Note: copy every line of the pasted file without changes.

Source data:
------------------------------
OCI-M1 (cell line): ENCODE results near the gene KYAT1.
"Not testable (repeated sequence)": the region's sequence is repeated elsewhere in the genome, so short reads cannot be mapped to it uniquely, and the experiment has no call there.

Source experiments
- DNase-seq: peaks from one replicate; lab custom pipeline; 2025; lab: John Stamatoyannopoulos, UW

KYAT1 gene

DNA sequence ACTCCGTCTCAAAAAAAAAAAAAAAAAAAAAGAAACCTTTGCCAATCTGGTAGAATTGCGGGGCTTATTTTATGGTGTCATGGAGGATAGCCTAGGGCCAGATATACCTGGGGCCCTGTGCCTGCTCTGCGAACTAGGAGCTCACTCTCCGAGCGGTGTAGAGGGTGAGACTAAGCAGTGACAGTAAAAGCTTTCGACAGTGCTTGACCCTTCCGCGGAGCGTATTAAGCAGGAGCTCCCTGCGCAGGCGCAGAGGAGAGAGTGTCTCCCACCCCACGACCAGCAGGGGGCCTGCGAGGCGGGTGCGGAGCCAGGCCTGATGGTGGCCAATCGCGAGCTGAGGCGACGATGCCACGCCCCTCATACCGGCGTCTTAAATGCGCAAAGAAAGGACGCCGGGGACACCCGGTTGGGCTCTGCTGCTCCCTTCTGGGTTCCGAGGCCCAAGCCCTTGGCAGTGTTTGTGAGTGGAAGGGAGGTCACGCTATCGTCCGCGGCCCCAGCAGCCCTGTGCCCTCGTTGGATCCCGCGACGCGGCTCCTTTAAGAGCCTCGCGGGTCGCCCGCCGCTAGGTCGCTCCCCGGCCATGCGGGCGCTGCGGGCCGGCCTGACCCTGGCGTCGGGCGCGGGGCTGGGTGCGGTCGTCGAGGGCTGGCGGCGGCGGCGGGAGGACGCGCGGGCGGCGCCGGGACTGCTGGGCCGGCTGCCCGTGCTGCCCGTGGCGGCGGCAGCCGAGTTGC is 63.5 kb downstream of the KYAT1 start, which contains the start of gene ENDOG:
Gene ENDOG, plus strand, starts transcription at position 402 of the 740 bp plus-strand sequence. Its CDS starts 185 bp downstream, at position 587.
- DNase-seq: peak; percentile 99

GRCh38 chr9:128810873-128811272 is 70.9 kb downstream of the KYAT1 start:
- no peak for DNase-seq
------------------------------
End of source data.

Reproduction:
OCI-M1 (cell line): ENCODE results near the gene KYAT1.
"Not testable (repeated sequence)": the region's sequence is repeated elsewhere in the genome, so short reads cannot be mapped to it uniquely, and the experiment has no call there.

Source experiments
- DNase-seq: peaks from one replicate; lab custom pipeline; 2025; lab: John Stamatoyannopoulos, UW

KYAT1 gene

DNA sequence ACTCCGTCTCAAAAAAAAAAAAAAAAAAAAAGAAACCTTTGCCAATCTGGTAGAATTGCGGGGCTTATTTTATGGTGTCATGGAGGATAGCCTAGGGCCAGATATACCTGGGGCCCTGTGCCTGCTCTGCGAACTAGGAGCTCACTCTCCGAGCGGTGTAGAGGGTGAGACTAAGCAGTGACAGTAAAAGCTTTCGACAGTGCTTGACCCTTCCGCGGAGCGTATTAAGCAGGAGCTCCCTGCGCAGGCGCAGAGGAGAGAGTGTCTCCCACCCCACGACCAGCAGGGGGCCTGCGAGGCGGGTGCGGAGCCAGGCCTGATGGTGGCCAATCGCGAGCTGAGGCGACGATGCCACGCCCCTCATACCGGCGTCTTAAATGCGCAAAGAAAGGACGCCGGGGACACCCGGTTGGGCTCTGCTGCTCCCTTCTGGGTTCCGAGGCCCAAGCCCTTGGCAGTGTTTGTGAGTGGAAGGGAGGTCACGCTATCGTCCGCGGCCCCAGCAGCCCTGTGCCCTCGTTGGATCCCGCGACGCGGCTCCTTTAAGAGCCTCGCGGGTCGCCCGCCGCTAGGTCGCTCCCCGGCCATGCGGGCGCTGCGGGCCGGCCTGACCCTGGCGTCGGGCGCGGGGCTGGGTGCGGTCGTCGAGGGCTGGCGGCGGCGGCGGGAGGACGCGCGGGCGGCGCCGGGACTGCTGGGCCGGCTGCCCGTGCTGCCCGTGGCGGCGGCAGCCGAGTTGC is 63.5 kb downstream of the KYAT1 start, which contains the start of gene ENDOG:
Gene ENDOG, plus strand, starts transcription at position 402 of the 740 bp plus-strand sequence. Its CDS starts 185 bp downstream, at position 587.
- DNase-seq: peak; percentile 99

GRCh38 chr9:128810873-128811272 is 70.9 kb downstream of the KYAT1 start:
- no peak for DNase-seq